A spaghetti noodle, much like a swimming-pool noodle, maintains its shape until it's exposed to boiling water or sat on by children. Savor pasta's forced flexibility with today's Groupon to Treva in West Hartford. Choose between two options:
* For $15, you get $30 worth of Northern Italian fare for lunch.
* For $20, you get $40 worth of Northern Italian fare for dinner.
Treva piles plates with rich pastas, crunchy paninis, and other traditional Northern Italian fare from its dinner and lunch menus. Long strands of pasta shimmy under a shower of pecorino cheese and black pepper in the tonnarelli cacio e peppe ($14), and athletic incisors can swim laps in the savory juices of the bistecca, a bone-in new york strip steak ($26). At lunch, delectate a porchetta panini stuffed with pork and rosemary ($9) or crunch the fresh apple and almond slices that garnish a fresh latugga salad ($7). Diners may also opt to sip an artisanal cocktail ($9–$12) from the extensive beer and wine menu to help enhance the subtle flavors of the tablecloths and napkins.
Treva Restaurant & Bar
At Treva Restaurant & Bar, owner and head chef Dorjan Puka emphasizes simple, peasant-style Italian dishes of homemade pasta and rustic prosciutto, earning his restaurant a favorable feature by the New York Times. Northern Italy’s rich culinary traditions dominate his menu with creamy polenta, savory cured pork, and hearty servings of fresh fish and pheasant. In the bustling kitchen, chefs attack their craft with a focus on handmade authenticity, their hands waving as fast as a caffeinated weatherperson’s as they make their own stock and forge ravioli, gnocchi, and tagliatelle by hand.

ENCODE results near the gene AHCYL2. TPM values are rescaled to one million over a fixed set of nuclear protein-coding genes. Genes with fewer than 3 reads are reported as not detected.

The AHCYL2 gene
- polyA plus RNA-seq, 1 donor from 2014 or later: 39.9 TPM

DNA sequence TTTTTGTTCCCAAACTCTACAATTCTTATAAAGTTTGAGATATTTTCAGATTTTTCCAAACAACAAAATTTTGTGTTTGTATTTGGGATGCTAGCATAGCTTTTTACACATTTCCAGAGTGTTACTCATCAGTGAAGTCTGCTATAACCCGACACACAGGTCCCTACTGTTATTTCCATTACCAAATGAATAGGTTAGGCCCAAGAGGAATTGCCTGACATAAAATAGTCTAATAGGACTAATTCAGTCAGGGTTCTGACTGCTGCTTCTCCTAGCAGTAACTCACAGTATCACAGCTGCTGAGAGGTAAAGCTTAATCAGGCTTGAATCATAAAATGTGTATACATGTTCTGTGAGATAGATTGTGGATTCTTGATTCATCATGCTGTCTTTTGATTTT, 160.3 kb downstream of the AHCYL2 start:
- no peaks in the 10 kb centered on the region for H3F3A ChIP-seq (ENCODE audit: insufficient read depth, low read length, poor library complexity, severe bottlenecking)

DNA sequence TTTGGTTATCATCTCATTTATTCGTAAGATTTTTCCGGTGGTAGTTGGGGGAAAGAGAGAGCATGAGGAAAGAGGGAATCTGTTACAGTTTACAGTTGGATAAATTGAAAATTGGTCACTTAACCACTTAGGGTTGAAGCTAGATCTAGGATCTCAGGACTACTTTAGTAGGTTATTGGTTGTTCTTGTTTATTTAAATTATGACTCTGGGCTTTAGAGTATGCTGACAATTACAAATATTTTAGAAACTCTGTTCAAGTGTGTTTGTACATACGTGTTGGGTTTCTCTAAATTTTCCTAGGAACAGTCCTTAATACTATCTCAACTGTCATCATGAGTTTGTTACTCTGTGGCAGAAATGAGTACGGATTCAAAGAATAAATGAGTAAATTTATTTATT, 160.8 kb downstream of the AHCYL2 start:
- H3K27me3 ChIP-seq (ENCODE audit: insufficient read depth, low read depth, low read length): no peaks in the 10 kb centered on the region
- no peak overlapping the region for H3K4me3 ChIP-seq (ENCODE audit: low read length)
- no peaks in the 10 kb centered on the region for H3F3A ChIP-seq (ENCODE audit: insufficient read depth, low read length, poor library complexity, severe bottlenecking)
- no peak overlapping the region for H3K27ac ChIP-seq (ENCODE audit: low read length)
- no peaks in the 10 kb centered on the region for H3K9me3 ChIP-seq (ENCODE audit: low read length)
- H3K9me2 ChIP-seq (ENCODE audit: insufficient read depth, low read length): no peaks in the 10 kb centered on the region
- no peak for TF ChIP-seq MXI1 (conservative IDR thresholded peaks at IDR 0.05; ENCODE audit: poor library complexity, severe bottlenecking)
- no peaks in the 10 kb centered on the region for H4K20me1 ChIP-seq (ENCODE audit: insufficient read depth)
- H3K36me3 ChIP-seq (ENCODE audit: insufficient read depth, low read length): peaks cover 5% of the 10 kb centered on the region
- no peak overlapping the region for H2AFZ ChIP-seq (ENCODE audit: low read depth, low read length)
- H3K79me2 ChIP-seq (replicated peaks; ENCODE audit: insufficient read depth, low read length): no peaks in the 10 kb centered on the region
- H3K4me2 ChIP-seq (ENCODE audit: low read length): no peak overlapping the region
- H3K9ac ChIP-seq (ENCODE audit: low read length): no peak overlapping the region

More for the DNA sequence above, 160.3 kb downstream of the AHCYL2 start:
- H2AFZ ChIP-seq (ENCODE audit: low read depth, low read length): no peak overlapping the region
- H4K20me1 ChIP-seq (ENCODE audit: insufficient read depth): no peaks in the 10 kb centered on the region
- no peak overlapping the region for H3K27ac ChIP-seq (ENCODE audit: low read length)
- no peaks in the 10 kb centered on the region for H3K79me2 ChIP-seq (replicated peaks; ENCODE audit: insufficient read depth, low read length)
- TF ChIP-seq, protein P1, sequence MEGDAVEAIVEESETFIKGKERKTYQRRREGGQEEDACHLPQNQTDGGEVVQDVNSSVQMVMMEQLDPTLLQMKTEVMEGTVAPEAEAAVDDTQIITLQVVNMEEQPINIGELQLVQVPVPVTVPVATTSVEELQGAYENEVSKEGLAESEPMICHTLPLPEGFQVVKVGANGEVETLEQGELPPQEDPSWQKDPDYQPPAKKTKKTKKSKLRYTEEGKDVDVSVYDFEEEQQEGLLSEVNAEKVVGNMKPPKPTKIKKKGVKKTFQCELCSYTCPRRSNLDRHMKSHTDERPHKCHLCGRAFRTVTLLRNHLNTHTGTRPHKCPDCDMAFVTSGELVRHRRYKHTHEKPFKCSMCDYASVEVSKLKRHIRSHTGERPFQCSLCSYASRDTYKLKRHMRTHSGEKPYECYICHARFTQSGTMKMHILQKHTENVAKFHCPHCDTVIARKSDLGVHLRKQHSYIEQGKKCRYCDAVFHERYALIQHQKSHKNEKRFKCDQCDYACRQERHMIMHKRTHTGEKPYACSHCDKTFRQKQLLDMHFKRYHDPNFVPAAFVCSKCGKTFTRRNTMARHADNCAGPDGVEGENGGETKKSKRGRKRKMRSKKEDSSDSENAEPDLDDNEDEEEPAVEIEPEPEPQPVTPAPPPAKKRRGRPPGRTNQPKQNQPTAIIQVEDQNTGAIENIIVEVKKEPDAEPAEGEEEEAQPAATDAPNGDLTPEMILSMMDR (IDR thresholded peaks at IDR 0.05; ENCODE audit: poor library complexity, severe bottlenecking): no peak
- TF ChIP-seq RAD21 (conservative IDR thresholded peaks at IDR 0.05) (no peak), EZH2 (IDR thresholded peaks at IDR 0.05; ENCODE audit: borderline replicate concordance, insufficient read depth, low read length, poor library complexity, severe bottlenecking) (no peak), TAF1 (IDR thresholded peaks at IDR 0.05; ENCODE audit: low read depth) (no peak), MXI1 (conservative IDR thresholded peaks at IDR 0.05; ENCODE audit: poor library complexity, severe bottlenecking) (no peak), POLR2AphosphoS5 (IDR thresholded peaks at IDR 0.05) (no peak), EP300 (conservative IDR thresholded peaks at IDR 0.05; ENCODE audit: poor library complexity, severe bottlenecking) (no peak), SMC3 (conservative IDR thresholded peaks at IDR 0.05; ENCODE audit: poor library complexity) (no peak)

In the dining room, guests enjoy brunches of panettone french toast with mascarpone cheese or dinners of tender strip steak as they sip smooth Tuscan wines or cocktails and martinis. A contemporary European vibe permeates the decor, with decades-old photographs of pastoral Italian scenes dotting walls the color of whipping cream and butter. Minimalist chandeliers, meanwhile, nod to an industrial aesthetic, with their bare bulbs casting warm light over polished black tabletops and Old World–style wood chairs.